PARIS, Jun 04, 2007 (Dow Jones Newswires)
Iran is in advanced talks with Brazil's state-run oil firm Petroleo Brasileiro SA (PBR), or Petrobras, to help the Islamic Republic undertake the first exploration of its deep offshore Caspian Sea waters, a senior official from the National Iranian Oil Co. said Friday.
A deal with Petrobras to develop a pair of oil blocks in the Caspian could be reached this summer and may eventually require $2 billion of investment to develop, Seyed Mahmoud Mohaddes, director of exploration at the NIOC, told Dow Jones Newswires in an interview.
"We've been in exclusive talks with Petrobras for some time. This would be our first entry in exploring our part of the Caspian," Mohaddes said.
An agreement would tap Petrobras' expertise in deep offshore drilling technology and widen the company's footprint in Iran, where it has already begun to explore one oil block.
An agreement would also further test U.S. President George W. Bush's policy of trying to persuade international oil companies not to do business with Iran, which needs foreign oil company know-how and technology to develop its hydrocarbons in the coming years.
The Bush Administration has sought to prevent oil companies from investing in Iran because of an ongoing dispute over Iran's nuclear program.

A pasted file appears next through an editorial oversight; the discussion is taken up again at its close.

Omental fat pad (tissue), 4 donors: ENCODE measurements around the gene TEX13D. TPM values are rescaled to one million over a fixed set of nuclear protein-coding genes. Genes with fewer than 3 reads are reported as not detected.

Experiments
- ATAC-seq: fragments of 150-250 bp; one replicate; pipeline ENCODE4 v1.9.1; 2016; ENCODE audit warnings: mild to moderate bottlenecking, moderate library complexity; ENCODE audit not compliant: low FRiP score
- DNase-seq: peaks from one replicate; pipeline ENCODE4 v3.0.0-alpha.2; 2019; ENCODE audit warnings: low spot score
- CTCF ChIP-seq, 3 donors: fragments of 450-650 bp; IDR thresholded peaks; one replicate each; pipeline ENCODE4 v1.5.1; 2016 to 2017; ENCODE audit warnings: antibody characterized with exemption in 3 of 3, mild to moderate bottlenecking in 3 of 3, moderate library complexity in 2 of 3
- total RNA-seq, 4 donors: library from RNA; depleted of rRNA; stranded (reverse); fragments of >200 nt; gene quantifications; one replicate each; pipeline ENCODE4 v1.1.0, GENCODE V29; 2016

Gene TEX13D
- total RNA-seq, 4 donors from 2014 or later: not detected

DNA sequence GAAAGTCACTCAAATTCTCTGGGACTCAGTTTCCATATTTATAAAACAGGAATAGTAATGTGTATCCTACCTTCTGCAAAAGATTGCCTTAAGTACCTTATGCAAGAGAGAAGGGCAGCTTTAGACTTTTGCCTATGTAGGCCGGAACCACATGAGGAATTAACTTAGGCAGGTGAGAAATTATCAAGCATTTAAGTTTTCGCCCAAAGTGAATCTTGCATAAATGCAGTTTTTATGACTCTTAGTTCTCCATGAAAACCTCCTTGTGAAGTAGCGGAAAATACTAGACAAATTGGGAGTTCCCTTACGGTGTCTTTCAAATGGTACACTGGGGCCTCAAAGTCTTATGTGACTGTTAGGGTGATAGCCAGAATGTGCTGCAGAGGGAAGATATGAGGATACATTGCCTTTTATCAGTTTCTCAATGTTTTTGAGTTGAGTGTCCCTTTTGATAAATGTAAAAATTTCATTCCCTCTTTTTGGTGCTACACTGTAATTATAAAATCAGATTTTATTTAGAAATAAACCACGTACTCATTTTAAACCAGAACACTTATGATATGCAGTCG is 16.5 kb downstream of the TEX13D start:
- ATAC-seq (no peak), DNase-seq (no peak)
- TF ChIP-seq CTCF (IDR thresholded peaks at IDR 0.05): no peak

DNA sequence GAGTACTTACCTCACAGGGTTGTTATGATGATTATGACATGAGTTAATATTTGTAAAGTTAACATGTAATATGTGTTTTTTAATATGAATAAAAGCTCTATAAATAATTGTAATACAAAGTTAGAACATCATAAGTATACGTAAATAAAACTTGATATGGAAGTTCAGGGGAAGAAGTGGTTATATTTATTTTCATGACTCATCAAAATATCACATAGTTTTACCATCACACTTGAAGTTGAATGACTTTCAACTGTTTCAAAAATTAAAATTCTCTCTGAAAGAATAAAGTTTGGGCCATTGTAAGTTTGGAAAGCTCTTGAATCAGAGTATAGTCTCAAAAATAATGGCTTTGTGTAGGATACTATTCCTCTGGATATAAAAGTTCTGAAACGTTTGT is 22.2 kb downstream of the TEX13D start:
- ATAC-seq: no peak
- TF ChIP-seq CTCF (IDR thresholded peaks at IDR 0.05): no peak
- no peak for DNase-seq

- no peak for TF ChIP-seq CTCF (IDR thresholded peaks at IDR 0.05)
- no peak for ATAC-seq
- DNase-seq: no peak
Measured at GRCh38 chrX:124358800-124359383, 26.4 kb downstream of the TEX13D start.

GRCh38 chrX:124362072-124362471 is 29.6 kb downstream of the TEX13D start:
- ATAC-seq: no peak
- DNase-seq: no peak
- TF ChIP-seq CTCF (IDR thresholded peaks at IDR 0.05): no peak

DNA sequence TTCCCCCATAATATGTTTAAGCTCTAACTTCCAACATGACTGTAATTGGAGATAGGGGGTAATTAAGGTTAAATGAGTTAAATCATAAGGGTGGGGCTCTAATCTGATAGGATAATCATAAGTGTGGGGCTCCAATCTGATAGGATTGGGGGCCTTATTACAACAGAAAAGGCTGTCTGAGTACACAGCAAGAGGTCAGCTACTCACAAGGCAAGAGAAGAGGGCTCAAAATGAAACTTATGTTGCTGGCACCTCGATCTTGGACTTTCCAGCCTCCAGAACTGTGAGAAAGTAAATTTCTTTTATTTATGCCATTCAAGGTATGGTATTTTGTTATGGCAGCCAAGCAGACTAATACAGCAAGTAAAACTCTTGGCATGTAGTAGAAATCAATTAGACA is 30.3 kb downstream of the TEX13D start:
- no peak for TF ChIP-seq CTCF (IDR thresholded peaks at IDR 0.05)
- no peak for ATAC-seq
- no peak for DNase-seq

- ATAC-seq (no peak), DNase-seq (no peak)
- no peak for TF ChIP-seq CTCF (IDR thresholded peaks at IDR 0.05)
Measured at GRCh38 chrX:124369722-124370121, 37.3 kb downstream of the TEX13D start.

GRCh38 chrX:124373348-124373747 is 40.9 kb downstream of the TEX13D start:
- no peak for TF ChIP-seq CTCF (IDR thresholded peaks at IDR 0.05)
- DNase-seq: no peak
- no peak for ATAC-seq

A handful of companies, including French oil giant Total SA (TOT), that have planned Iranian investments as well as operations in the U.S., been warned by the U.S. that they could violate U.S. law.
Iran's Mohaddes said it had identified three well sites in the two blocks, with each one costing some $150 million to set up. Petrobras may partner with other companies to develop the sites, he added.
Elsewhere, Mohaddes said the deadline for bids on 12 onshore blocks and five offshore blocks formally offered in February had been put back to Aug. 1 from June 20, citing the impact of the Iranian New Year holiday in March that shut the oil ministry for three weeks.
He said 23 foreign oil companies, including some with existing operations inside Iran, had sought to review the data on the blocks, which he said would require a minimal investment of $500 million in total. He gave no further details.
Companies including China Petroleum & Chemical Corp. (SNP), or Sinopec, Norway's Statoil ASA (STO), Royal Dutch Shell PLC (RDSA), Italy's Eni SpA (E), Total SA (TOT), Russia's Lukoil (LKOH.RS) and Austria's OMV AG (OMV.VI) attended a formal presentation of the blocks in Vienna in February.
Copyright (c) 2007 Dow Jones & Company, Inc.
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